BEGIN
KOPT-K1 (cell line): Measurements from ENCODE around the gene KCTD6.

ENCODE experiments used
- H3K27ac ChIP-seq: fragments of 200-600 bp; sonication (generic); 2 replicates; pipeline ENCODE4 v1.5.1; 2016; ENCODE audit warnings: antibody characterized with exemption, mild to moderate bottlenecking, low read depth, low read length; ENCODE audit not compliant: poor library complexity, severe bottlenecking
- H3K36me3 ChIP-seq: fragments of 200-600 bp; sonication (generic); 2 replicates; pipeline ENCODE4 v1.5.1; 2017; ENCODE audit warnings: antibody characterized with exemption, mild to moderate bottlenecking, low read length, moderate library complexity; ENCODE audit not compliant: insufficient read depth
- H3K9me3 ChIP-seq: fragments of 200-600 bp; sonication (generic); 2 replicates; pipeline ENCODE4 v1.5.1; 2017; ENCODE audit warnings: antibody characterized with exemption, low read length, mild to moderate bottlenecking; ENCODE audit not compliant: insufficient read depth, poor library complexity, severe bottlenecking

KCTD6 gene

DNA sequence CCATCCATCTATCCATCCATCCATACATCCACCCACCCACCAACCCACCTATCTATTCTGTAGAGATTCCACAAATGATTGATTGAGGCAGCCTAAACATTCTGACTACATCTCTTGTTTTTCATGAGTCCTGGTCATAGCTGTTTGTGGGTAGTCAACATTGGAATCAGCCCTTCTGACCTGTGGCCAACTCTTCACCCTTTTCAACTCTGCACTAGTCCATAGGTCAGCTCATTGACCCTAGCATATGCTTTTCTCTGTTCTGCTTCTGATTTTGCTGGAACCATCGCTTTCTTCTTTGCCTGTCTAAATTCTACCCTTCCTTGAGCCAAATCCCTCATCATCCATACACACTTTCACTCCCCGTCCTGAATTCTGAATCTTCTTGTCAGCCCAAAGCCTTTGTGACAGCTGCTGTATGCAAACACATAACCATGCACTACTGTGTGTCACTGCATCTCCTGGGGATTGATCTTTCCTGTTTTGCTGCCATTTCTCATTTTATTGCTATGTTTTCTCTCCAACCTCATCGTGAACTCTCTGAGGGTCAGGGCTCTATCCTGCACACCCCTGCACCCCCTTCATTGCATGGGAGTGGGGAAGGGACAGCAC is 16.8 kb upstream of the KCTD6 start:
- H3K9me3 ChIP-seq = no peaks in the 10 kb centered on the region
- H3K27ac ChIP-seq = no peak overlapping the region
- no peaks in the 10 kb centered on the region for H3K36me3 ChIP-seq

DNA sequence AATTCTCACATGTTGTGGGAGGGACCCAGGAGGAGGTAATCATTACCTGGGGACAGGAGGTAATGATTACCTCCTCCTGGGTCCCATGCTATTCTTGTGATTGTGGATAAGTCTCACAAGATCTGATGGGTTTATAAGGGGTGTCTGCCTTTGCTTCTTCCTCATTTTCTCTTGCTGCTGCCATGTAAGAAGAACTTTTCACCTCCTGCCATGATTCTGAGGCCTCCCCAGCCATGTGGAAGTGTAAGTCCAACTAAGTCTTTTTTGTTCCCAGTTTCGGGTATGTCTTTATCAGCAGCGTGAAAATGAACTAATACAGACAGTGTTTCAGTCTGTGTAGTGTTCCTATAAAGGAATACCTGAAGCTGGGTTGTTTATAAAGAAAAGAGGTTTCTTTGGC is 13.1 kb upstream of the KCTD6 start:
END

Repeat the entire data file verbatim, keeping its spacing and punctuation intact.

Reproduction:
KOPT-K1 (cell line): Measurements from ENCODE around the gene KCTD6.

ENCODE experiments used
- H3K27ac ChIP-seq: fragments of 200-600 bp; sonication (generic); 2 replicates; pipeline ENCODE4 v1.5.1; 2016; ENCODE audit warnings: antibody characterized with exemption, mild to moderate bottlenecking, low read depth, low read length; ENCODE audit not compliant: poor library complexity, severe bottlenecking
- H3K36me3 ChIP-seq: fragments of 200-600 bp; sonication (generic); 2 replicates; pipeline ENCODE4 v1.5.1; 2017; ENCODE audit warnings: antibody characterized with exemption, mild to moderate bottlenecking, low read length, moderate library complexity; ENCODE audit not compliant: insufficient read depth
- H3K9me3 ChIP-seq: fragments of 200-600 bp; sonication (generic); 2 replicates; pipeline ENCODE4 v1.5.1; 2017; ENCODE audit warnings: antibody characterized with exemption, low read length, mild to moderate bottlenecking; ENCODE audit not compliant: insufficient read depth, poor library complexity, severe bottlenecking

KCTD6 gene

DNA sequence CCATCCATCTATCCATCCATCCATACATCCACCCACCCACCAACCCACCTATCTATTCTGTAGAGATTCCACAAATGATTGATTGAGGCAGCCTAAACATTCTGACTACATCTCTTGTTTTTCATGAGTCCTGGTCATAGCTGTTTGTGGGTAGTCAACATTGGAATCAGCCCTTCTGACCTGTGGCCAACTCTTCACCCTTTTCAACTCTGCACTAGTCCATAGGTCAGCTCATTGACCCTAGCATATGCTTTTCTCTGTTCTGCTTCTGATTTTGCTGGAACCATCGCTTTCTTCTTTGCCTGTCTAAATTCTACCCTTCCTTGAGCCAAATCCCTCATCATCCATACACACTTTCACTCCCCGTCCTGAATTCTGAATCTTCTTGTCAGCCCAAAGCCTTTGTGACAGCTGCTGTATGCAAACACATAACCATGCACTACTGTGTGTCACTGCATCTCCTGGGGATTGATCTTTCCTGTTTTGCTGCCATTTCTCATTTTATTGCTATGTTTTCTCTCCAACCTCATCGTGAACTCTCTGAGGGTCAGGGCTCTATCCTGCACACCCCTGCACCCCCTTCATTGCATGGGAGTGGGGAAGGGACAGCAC is 16.8 kb upstream of the KCTD6 start:
- H3K9me3 ChIP-seq = no peaks in the 10 kb centered on the region
- H3K27ac ChIP-seq = no peak overlapping the region
- no peaks in the 10 kb centered on the region for H3K36me3 ChIP-seq

DNA sequence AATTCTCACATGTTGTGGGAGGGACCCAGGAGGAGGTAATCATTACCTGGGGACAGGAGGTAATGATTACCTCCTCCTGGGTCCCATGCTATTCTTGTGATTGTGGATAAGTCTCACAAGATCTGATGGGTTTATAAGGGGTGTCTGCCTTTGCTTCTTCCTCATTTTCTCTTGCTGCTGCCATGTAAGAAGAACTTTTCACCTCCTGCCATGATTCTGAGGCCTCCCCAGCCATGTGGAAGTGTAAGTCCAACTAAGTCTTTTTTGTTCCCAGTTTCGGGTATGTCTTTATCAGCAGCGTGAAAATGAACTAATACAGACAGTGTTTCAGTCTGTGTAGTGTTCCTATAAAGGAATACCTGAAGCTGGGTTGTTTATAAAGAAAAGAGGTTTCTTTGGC is 13.1 kb upstream of the KCTD6 start: